* index: 2
 name: <xrdp-source>

You can restart the xrdp server by restarting xrdp and xrdp-sesman.

Linux Client

At this point your Linux desktop can be connected using Windows Remote Desktop Client. Since none of the pre-packaged rdp clients did not work, had lag or did not support sound i decided to build latest FreeRDP. I personally decided latest nightly build offered from their CI at https://ci.freerdp.com/job/freerdp-nightly-binaries/.

To open a connection I enter:

/opt/freerdp-nightly/bin/xfreerdp /kbd:0x0000041D /sound /v:[MY SERVER NAME]

The /kbd value uses Swedish keyboard layout. You can get the possible values by entering:

/opt/freerdp-nightly/bin/xfreerdp /kbd-list

You don’t need to edit the keyboard settings in the target machine. Actually editing them made FreeRDP to segfault.

Epilogue: Was it Worth it?

The original goal was to use the remote desktop as a workstation for daily use: browsing the Net, reading emails and doing some garage programming. Was this setup good enough for this?


There is slight lag with the display: when you close a window it can take 1-2 seconds before the screen updates. Changing the virtual desktop is sluggish. The mouse roller is inaccurate. I used this for one or two days and then destroyed the whole thing.


Reading PDF fields with Python/pdfminer

pdfminer is a PDF data extraction class written completely in Python. You can use it to extract data from PDF fields as well. However, doing so can be a headache since the form entries may have child objects which you should search as well. Most of the sample codes I found from the net did not do this properly or there were problems with the encoding of the strings.

Here is the sample code I wrote to demonstrate getting the data:

from argparse import ArgumentParser

from pdfminer.pdfparser import PDFParser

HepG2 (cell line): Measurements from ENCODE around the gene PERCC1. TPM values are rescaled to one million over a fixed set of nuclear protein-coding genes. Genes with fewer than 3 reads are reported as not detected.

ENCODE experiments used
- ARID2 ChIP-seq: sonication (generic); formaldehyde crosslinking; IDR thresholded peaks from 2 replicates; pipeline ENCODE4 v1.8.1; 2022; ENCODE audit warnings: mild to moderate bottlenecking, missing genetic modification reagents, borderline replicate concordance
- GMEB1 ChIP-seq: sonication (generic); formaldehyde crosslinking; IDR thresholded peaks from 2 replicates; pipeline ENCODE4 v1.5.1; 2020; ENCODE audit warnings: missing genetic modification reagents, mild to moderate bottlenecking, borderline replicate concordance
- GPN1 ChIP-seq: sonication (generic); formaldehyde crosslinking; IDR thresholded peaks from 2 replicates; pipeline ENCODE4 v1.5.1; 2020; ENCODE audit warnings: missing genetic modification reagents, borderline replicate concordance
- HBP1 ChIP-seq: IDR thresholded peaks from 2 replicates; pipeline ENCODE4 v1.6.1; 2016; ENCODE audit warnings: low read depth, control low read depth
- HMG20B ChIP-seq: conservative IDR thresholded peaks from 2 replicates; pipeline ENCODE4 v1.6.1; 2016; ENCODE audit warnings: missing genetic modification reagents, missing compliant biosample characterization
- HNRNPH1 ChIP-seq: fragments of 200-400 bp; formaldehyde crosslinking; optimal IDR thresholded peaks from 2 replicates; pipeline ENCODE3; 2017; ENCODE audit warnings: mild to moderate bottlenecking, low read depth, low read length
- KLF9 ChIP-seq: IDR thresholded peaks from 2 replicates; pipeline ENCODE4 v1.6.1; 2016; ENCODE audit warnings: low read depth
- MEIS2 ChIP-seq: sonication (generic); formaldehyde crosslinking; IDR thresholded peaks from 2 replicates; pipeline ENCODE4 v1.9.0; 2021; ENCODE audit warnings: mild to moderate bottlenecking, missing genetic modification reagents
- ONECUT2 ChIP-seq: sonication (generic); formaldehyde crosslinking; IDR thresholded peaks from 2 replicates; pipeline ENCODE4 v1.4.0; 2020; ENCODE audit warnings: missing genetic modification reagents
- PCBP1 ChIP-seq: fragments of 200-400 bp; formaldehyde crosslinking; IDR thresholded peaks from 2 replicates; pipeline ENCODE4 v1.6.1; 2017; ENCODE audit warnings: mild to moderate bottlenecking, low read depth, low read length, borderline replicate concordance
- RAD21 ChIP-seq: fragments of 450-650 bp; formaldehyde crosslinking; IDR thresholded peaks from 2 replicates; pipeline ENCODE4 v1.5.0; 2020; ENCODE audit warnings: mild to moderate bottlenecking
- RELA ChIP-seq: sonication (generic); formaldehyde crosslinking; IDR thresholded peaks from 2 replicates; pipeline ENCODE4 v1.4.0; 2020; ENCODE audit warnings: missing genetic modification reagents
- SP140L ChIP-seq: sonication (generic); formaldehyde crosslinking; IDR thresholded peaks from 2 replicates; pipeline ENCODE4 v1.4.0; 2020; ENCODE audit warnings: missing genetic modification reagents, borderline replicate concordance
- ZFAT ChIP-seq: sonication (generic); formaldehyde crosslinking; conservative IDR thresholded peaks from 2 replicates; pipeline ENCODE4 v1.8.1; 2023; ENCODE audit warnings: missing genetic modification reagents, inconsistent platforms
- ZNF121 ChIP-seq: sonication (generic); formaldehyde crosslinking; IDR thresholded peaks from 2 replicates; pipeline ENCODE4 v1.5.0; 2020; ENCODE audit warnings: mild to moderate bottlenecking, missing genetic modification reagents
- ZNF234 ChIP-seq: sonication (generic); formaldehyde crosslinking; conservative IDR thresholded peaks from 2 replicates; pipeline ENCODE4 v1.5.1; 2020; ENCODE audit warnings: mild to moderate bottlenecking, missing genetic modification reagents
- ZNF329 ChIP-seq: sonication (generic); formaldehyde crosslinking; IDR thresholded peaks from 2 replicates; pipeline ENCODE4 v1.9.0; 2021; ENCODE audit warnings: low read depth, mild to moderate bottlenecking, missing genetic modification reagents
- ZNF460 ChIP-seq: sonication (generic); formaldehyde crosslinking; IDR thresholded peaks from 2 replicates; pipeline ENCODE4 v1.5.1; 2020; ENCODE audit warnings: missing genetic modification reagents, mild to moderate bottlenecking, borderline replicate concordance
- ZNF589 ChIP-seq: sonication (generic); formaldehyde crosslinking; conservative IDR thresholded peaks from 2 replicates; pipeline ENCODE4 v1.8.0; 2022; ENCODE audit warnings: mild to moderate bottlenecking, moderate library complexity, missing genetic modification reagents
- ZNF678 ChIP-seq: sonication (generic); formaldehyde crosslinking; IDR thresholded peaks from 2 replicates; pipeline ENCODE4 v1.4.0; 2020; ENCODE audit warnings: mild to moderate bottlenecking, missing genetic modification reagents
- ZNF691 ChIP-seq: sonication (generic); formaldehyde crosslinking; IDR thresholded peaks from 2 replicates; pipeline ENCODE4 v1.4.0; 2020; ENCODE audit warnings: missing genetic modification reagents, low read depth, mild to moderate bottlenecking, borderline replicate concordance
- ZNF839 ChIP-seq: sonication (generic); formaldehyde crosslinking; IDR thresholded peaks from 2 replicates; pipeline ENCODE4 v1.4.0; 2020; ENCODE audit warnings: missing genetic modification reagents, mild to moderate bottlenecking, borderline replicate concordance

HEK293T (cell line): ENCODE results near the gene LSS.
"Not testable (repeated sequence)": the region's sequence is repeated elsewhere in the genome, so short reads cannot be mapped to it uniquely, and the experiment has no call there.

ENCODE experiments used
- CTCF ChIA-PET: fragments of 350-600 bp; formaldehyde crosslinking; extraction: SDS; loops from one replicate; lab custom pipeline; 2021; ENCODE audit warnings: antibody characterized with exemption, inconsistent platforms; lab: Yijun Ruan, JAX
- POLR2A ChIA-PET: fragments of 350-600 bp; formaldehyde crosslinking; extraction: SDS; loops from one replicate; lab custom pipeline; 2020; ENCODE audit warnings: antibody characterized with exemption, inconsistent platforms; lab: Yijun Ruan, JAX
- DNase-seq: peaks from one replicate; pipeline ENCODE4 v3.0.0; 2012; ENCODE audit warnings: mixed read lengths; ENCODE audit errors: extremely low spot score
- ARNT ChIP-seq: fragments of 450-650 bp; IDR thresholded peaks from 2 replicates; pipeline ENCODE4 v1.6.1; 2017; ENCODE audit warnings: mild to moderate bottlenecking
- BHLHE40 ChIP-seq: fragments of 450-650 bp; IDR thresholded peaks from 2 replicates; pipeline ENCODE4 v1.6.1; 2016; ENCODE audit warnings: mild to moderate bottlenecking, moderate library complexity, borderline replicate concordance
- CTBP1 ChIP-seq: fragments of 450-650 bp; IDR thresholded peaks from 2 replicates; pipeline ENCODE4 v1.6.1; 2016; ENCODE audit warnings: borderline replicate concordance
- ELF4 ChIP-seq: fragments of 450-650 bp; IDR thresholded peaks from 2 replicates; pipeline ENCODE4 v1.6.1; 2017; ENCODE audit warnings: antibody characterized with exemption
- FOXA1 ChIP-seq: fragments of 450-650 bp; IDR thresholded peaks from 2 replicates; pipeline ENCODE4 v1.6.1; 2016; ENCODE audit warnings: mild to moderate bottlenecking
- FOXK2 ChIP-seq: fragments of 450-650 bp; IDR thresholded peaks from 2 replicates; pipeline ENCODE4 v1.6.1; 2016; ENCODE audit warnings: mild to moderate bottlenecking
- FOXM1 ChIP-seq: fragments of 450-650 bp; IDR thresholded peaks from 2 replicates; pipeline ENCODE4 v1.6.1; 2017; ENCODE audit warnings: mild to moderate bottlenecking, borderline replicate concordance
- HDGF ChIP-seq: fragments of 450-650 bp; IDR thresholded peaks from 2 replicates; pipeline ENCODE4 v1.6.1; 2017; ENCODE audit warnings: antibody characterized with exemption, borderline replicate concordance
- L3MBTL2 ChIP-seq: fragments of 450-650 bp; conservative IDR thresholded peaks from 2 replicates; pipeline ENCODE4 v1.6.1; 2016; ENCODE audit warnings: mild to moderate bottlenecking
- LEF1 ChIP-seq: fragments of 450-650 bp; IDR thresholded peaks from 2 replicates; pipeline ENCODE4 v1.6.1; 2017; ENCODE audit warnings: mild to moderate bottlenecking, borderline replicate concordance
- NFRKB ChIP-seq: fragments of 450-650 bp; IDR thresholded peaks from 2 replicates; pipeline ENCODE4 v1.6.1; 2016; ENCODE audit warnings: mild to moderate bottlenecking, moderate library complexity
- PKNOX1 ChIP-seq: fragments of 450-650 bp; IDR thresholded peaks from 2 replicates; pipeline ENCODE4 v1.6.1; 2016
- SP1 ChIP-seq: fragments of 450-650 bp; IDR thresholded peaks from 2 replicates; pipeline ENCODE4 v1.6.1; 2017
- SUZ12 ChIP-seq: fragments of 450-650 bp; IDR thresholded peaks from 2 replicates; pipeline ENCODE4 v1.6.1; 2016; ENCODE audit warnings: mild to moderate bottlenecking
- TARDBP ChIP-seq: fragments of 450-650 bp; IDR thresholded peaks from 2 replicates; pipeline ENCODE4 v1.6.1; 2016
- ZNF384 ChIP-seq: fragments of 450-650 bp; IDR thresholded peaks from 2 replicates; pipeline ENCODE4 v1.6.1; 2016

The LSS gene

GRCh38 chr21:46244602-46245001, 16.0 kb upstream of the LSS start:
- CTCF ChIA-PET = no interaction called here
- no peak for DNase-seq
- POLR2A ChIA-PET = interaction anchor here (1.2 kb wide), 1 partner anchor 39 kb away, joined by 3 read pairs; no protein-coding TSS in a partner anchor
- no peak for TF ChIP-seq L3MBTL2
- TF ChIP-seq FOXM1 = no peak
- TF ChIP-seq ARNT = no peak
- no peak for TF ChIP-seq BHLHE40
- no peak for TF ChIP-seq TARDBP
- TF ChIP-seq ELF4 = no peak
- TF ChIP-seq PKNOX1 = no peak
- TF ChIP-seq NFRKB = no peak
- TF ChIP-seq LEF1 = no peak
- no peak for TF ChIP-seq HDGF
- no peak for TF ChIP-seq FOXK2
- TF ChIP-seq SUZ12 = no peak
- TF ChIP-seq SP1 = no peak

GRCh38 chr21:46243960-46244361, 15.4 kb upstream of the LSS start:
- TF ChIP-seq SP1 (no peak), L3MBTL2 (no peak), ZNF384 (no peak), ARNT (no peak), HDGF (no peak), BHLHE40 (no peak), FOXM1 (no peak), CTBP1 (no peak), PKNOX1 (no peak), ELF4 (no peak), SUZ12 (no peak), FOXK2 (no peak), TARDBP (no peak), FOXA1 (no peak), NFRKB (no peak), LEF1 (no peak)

from pdfminer.pdfdocument import PDFDocument

from pdfminer.pdftypes import resolve1, PDFObjRef

def load_form(filename):

    """Load pdf form contents into a nested list of name/value tuples"""

    with open(filename, 'rb') as file:
        parser = PDFParser(file)
        doc = PDFDocument(parser)
        return [load_fields(resolve1(f)) for f in

def load_fields(field, parent_var=None):

    """Recursively load form fields"""

    def escape_utf16(param_str):
        if type(param_str).__name__ == "PSLiteral":
            param_str = str(param_str)
        if isinstance(param_str, basestring) and param_str[:2] == "\xfe\xff":
            # If we have string with UTF-16 BOM remove BOM and null characters
            param_str = param_str[2:].translate(None, "\x00")
        if isinstance(param_str, basestring):
            # Encode all strings to UTF-8 (PDF uses ISO-8859-15)
            return param_str.decode("iso-8859-15").encode("utf-8") 
        return param_str
    form = field.get('Kids', None)

    if form:
        # This is a child form, recurse into
        new_parent = field.get('T')
        if parent_var:
            new_parent = parent_var+"."+new_parent
        return [load_fields(resolve1(f), new_parent) for f in form]
        # Some field types, like signatures, need extra resolving
        if (parent_var):
             return (parent_var+"."+field.get('T'), escape_utf16(resolve1(field.get('V'))))
             return (field.get('T'), escape_utf16(resolve1(field.get('V'))))

def flatten_form (deep_form):
    """ Flatten given form (from load_form()) to a dictionary """

    dict_form = {}
    for this_item in deep_form:
        if isinstance(this_item, list):
            this_flat_item = flatten_form(this_item)
            for this_key in this_flat_item.keys():
               dict_form[this_key] = this_flat_item[this_key]
            dict_form[this_item[0]] = this_item[1]

    return dict_form
def parse_cli():
    """Load command line arguments"""

    parser = ArgumentParser(description='Dump the form contents of a PDF.')

    parser.add_argument('file', metavar='pdf_form',
                    help='PDF Form to dump the contents of')

    return parser.parse_args()

def main():
    args = parse_cli()

    # Read form
    form = load_form(args.file)
    # Make a "flat" dictionary from the form data given by load_form()
    form_flat = flatten_form(form)
    # Print form data
    form_keys = form_flat.keys()
    for this_key in form_keys:
        if isinstance(form_flat[this_key], basestring):
            print this_key+": "+form_flat[this_key]
        elif form_flat[this_key] == None:
            print this_key+": None"
            print this_key+": Unprintable"
if __name__ == '__main__':